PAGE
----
Words are powerful. In Jewish tradition the action of naming is a divine activity restricted to the gods. When Adam is empowered by God to name the animals, they automatically become his own property: “replenish the earth, and subdue it,” God says, “and have dominion over the fish of the sea, and over the birds of the heavens, and over every living thing that moveth upon the earth” (Gen 1:28). Likewise, the employment of inaccurate words may question our full understanding of a given thesis, to such an extent that our whole argument may be compromised. This is the case with “natural rights.”
Libertarians usually argue that property rights are natural rights. Within the framework of political philosophy, natural rights are those not dependent on the laws of men or the tradition of nations. But, why are they called natural? Stoic philosophers such as Seneca the Younger believed that freedom, not slavery, is the natural condition of men, and many were the Catholic thinkers who defied the law of men with a superior natural law bestowed to us by God himself. These are the two ideas I wish to challenge here:
- That property rights should be called natural;
- and the Stoic belief that we are born as freemen, rather than slaves.
As I was leaving Hong Kong for Okinawa, I observed a thick, impending blanket of grey pollution descending upon me, and I wondered how come that all those Hongkongers who usually despise China, the Chinese government, and the Chinese people, do not riot against this clear example of invasion and destruction of their private property –their clean air? After all, a bunch of Hong Kong commies were demonstrating the day before against the imprisonment of seven policemen who assaulted pro-democracy activist Ken Tsang during the 2014 Occupy protests. And then it occurred to me that, in fact, private property was neither a natural right, nor an inferable idea that magically pops out from the brain of a rational human being. That is to say, we are not naturally inclined to private property or any other libertarian concept.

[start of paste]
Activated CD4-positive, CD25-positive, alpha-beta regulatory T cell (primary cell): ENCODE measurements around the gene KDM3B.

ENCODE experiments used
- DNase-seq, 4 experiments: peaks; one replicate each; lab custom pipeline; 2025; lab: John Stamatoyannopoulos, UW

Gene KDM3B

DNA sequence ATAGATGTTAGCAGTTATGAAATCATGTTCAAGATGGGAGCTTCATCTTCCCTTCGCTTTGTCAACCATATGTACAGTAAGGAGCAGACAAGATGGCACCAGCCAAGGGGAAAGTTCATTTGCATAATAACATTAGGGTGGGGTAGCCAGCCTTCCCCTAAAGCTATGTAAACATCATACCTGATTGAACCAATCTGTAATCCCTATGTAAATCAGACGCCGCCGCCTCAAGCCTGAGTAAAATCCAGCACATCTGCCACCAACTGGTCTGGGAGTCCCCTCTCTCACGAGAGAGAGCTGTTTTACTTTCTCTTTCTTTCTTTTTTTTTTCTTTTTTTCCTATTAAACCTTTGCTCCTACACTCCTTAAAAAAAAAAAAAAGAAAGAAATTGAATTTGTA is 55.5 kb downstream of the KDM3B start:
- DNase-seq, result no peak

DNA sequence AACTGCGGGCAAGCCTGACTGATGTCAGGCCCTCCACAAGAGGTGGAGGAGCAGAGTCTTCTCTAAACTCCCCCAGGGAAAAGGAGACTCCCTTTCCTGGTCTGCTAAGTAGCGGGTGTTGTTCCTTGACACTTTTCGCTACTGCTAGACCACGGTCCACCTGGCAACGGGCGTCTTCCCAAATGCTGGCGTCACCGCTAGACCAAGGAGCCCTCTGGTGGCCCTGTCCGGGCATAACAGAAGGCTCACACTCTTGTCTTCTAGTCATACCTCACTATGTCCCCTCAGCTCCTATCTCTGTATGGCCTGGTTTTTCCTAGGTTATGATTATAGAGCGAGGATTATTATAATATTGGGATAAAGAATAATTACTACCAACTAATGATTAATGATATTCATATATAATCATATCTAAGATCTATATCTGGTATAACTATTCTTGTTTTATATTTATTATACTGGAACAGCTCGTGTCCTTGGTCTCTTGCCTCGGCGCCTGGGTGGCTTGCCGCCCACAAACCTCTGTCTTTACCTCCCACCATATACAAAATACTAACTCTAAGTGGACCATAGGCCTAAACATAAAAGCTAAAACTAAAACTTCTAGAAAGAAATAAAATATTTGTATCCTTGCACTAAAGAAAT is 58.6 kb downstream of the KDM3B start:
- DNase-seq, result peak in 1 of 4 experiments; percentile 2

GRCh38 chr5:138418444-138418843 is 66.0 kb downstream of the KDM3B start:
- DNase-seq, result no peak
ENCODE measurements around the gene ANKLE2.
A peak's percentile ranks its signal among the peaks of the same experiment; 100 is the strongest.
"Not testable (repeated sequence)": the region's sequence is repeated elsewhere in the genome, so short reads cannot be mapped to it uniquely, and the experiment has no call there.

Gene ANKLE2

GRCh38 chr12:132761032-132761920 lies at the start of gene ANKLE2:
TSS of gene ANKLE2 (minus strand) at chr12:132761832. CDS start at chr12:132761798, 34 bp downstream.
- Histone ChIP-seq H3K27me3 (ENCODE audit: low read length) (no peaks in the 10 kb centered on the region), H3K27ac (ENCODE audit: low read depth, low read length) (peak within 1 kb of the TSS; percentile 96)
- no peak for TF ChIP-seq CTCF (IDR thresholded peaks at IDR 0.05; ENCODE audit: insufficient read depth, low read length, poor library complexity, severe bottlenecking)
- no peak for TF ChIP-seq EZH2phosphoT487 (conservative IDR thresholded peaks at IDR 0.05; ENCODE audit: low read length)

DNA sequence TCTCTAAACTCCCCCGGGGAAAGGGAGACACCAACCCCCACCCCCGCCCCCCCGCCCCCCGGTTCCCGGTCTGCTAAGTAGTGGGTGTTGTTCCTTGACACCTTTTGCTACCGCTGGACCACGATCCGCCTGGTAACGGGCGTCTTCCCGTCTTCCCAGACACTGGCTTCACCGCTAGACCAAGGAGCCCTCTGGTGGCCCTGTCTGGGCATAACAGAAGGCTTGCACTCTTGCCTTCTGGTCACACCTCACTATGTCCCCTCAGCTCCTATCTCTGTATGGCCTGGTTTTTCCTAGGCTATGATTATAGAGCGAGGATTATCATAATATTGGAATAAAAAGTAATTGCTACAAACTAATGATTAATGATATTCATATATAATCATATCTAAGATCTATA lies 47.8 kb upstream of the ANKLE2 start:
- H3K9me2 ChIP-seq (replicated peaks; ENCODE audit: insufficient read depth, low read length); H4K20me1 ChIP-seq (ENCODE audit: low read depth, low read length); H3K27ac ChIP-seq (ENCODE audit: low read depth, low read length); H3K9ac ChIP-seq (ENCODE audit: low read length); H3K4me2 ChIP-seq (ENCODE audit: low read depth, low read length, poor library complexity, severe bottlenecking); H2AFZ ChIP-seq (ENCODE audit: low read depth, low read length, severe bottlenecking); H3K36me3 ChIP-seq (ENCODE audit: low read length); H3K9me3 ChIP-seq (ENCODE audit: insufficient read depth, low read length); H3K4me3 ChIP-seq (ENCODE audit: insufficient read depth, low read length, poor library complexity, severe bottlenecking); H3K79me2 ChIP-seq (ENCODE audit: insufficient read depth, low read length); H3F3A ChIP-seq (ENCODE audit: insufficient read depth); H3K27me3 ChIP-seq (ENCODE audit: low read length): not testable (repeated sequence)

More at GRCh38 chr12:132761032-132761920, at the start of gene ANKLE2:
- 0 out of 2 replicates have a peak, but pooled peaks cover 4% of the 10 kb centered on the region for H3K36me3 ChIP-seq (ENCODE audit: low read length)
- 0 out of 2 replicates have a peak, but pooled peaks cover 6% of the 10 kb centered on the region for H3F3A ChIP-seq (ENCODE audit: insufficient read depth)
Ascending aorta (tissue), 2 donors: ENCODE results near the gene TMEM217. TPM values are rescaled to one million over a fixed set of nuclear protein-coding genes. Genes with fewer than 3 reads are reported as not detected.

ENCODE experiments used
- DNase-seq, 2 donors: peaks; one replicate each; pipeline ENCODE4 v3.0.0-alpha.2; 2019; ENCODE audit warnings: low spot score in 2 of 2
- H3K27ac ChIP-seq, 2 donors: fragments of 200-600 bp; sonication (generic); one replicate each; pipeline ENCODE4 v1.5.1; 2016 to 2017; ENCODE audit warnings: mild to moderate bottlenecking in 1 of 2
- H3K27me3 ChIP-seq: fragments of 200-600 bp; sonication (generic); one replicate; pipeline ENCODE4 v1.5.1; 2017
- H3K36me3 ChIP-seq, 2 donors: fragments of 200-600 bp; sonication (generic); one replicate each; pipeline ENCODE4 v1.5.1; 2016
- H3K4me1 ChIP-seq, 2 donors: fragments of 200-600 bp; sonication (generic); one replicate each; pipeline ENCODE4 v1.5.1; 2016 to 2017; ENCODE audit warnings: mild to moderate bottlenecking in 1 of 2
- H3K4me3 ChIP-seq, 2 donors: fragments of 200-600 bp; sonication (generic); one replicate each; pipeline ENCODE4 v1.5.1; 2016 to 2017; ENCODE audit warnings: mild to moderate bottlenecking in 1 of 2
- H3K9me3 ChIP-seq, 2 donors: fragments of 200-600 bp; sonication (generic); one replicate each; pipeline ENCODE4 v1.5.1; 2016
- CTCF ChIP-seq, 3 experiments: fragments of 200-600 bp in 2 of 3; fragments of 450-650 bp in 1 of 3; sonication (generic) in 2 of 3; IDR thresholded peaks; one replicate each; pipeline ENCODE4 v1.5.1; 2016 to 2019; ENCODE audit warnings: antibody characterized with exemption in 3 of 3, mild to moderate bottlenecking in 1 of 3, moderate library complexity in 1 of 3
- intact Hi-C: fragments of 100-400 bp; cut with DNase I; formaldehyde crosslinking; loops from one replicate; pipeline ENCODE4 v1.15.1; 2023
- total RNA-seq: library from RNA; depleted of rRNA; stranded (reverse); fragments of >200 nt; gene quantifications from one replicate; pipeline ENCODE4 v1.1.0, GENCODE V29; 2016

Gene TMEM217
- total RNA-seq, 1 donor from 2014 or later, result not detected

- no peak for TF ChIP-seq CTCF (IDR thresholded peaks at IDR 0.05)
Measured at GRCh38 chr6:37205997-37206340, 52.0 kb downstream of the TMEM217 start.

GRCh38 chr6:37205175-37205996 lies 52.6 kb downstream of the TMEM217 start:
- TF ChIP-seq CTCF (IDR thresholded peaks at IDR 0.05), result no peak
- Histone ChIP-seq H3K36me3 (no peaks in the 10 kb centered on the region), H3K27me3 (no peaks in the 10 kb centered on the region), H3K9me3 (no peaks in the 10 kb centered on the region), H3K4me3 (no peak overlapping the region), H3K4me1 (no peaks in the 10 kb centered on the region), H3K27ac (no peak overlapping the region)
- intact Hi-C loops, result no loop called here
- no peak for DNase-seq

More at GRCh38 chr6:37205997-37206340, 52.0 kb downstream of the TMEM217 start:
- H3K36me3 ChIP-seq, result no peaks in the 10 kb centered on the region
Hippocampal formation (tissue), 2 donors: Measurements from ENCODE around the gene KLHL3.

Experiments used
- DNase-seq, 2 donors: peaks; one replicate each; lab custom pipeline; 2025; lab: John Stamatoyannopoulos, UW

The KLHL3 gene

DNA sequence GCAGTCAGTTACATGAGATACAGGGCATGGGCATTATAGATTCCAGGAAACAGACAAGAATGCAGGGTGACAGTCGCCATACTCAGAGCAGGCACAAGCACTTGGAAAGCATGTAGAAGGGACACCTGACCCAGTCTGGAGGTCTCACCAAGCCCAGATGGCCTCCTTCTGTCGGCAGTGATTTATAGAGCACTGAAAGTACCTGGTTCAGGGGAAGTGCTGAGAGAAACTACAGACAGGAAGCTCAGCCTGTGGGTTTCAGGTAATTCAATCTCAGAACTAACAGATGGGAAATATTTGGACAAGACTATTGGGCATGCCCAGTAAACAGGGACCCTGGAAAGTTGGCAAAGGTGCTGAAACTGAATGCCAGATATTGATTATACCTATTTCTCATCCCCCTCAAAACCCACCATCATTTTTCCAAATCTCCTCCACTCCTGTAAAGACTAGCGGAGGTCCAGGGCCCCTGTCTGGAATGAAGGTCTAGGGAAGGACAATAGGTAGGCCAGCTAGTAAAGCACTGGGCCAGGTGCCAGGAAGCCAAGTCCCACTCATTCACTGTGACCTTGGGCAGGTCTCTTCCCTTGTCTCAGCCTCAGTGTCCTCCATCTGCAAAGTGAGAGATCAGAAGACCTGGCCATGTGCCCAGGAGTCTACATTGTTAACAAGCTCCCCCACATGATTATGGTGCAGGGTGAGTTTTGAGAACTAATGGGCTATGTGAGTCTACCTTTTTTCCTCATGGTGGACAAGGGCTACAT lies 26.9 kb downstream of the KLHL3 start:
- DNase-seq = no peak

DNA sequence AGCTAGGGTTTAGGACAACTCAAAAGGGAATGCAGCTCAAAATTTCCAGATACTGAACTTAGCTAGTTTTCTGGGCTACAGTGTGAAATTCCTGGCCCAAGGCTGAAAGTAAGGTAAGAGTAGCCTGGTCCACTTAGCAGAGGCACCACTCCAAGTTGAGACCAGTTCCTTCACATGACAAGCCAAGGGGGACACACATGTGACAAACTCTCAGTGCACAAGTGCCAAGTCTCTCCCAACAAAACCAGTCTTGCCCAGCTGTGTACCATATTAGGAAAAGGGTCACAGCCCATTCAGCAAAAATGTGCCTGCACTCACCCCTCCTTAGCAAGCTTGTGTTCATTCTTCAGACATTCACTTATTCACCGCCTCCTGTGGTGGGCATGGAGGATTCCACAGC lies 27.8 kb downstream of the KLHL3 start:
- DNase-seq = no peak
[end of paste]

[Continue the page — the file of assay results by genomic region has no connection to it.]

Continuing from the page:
Religious libertarians may argue that, just because we are ignorant of our own rights, this doesn’t necessarily mean that we do not possess those rights, yet possession of rights is a rather problematic issue since it is based upon the idea that property rights are something that humans, and only humans, have –with the unusual exception of cats, who think themselves to have property rights. Since we are, after all, animals, the only explanation that doesn’t fall in an ad hoc justification is that something or someone gave us those rights a priori. We are suddenly confronted with another problem: we should prove the existence of a superior being responsible for those rights or, if we fail to do so, we risk being an easy target for anti-libertarian apologists.
I believe a different answer is possible. We should leave unproven, religious arguments aside and reject outdated terminology loaded with theological significance, obsolete philosophies that are responsible for more wars and deaths than freedom and accomplishments (yes, this means Kant). Property rights are a development a posteriori, and not a priori, that has been possible thanks to our amazing capabilities, technical skills, and personal requirements within society. We were born in poverty, and we raised from poverty thanks to our intellect, the true and only creator of Marx’s utmost enemy: the capital.
This leads us to the second point. Many libertarians argue that we are not born as slaves but as freemen, yet the fact remains that in all traditional societies slavery has been the norm –as it is, in fact, in nature. Ancient empires would slave each other and fight each other, even knowing the unpleasantness of such a condition. Confucianism, as it is understood in China today, also demands children to be submissive to their parents. It seems that poverty, slavery, and war are the truly natural condition of men. And it is our duty to transcend nature and subdue it, to become something else.
Private property, capitalism, wealth, and freedom are not natural, but hardly acquired goods resulting from thousands of years of evolution, strife, and trials and errors. Neglecting this, and thinking that we are born free and wealthy, will eventually lead us down the road of serfdom. Or pollution. Let´s not forget that eternal watchfulness, and not foolness, is the price of liberty.